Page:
After a difficult and costly development effort that thrust the company into controversy, Hughes Aircraft unveiled Wednesday the first production model of its advanced medium-range, air-to-air missile.
The missile, known as AMRAAM, is the first of 24,000 that will be built by Hughes and its competitor, Raytheon, by the year 2000 at a total cost of $7.58 billion. Foreign sales and licensing agreements will bring the companies additional business.
Hughes began development of the missile in 1981 under a fixed-price Air Force contract with a 70-month schedule that came to be considered unrealistically short. The schedule eventually had to be extended for 25 months, forcing the firm to spend $255 million of its own funds. In the aerospace industry, that situation highlighted what has been regarded as the unreasonable risk of conducting advanced research under fixed-price contracts.
Although the AMRAAM program suffered problems, the performance of the missile in tests conducted during the past two years has largely silenced critics. Air Force officials said Wednesday that the missile will provide a huge leap in capability over existing missiles.
“This is one of the finest achievements in the history of this company,” said Hughes Chairman Malcolm Currie. “This missile is what the company is all about. This is what we dream about.”
Replacing Sparrow Missile
The Air Force, which has been an uncompromising customer, was lavish in its praise Wednesday. Four Air Force generals attended the ceremony at the Hughes missile production facility in Tucson. The Navy, Air Force and Marine Corps flew in their newest jet fighters from across the country to display at the ceremony. A local Army band performed as well.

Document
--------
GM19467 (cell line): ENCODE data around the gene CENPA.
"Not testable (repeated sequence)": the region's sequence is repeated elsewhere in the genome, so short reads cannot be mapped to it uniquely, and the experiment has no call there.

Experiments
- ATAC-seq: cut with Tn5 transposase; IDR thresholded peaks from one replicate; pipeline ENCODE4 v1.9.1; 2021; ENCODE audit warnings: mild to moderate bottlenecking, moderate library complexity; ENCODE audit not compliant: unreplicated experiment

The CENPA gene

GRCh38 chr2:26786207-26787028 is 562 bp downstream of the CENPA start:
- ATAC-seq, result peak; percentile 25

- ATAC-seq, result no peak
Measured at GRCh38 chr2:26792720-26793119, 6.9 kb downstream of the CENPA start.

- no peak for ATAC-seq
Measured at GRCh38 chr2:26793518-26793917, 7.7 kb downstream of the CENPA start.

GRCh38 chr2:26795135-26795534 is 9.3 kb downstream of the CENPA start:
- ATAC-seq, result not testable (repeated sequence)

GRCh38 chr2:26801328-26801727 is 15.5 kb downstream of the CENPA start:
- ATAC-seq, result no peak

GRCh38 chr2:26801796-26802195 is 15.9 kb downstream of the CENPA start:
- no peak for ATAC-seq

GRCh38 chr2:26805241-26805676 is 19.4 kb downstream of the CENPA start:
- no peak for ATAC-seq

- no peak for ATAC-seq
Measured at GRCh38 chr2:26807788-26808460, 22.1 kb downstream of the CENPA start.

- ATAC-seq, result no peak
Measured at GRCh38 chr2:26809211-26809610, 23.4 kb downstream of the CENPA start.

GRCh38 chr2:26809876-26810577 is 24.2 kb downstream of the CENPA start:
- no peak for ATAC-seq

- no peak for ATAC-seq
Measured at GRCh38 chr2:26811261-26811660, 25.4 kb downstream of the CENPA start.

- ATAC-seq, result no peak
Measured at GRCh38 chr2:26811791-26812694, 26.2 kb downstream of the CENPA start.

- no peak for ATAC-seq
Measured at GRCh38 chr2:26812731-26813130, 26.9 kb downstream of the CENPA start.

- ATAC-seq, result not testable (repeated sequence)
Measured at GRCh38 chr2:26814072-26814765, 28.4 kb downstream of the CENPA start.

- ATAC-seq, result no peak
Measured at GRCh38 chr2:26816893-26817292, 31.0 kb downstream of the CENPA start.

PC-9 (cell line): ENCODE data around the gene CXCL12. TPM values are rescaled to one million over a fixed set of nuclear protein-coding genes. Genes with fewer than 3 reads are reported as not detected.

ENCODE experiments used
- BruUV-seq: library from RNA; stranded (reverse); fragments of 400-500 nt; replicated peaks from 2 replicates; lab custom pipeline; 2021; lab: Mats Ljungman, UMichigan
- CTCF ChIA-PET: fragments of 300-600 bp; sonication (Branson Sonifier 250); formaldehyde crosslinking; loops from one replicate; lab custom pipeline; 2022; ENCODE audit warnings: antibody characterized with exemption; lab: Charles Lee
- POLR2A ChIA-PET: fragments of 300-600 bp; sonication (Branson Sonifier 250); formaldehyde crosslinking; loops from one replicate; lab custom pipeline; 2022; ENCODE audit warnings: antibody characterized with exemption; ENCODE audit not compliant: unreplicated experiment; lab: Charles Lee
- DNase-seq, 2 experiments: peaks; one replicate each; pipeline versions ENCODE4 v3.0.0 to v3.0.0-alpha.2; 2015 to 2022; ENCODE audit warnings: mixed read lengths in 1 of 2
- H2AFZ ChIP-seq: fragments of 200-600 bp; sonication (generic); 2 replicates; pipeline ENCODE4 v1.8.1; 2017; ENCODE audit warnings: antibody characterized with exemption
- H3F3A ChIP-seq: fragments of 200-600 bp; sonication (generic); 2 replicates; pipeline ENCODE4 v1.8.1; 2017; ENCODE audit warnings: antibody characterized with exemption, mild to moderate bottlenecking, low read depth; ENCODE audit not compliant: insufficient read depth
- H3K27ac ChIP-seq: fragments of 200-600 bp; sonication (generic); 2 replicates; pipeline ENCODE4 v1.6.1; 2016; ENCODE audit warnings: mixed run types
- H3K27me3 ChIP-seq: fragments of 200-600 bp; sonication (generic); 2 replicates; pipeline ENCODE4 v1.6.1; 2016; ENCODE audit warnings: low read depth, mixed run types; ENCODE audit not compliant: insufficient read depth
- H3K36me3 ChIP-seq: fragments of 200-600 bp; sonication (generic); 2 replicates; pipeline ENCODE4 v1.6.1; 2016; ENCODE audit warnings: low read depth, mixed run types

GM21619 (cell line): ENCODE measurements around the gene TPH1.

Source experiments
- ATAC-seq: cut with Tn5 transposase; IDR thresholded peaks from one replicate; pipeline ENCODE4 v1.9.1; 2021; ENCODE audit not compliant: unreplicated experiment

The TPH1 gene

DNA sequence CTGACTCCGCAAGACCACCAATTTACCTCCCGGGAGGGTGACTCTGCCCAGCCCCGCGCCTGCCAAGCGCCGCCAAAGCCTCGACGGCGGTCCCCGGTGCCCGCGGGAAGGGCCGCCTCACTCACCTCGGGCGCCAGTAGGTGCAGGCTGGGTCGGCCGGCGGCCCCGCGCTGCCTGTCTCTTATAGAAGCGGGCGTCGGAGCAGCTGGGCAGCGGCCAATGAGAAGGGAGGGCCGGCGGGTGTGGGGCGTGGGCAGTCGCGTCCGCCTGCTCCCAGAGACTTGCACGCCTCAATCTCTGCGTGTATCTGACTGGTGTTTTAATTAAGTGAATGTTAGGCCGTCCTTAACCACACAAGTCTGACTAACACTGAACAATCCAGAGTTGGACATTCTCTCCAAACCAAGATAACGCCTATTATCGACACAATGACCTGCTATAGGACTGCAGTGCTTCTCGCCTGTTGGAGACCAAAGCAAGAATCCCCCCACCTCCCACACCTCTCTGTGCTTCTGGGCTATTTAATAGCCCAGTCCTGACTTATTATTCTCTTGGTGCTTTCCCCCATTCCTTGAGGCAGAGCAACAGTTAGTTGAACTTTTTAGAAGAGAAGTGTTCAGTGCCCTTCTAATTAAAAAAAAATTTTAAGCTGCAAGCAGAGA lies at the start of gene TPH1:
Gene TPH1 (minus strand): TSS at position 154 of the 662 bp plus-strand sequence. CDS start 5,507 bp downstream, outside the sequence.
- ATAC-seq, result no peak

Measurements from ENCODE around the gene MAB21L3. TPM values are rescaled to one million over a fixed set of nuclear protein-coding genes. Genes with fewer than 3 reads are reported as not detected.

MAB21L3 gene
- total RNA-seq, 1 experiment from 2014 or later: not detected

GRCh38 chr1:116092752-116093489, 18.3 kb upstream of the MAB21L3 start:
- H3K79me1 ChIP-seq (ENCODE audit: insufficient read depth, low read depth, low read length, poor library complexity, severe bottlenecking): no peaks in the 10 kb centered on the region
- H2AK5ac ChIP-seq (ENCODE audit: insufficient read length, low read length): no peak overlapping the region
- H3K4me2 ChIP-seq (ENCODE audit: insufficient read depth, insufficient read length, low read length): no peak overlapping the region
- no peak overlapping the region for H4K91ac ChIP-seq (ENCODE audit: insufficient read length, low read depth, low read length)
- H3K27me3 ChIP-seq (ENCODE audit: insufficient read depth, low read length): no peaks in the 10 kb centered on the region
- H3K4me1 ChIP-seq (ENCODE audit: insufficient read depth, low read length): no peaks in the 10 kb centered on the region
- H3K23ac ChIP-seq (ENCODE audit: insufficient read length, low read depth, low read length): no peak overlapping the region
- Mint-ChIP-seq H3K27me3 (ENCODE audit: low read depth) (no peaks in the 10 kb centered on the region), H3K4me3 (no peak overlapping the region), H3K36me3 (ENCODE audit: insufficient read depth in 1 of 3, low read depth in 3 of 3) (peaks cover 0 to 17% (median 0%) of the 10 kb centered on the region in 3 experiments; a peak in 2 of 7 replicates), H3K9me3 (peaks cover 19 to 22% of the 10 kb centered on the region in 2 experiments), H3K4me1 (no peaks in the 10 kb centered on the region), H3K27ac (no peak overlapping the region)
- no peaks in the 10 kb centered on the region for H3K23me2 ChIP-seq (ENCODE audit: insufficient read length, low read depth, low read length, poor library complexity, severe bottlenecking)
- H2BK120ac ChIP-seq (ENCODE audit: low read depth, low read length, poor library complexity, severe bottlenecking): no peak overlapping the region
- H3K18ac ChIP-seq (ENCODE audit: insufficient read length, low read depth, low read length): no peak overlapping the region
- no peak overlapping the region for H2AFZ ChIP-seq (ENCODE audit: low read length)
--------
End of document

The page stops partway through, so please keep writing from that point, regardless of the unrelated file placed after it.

Air Force officials have said that AMRAAM will double the combat capability of the F-15 fighter and increase the effectiveness of the F-16 by sixfold. The missile is intended to be used at ranges of more than 30 miles, depending on whether the target is approaching or moving away.
AMRAAM will replace the Sparrow missile, widely considered an ineffective weapon. AMRAAM was successful in 78% of its test shots in recent years.
Even longtime AMRAAM critic Thomas Amlie, former technical director of the China Lake Naval Weapons Center, this week praised AMRAAM as a “brilliant technical achievement,” though he said it is far too expensive. Congressional critics have raised concerns about the affordability of the system.
Air Force Brig. Gen. Kenneth E. Franklin, director of the AMRAAM program, said the missile will cost about $300,000 each in 1984 dollars, but Amlie said he believes that the missile will eventually cost $500,000 each.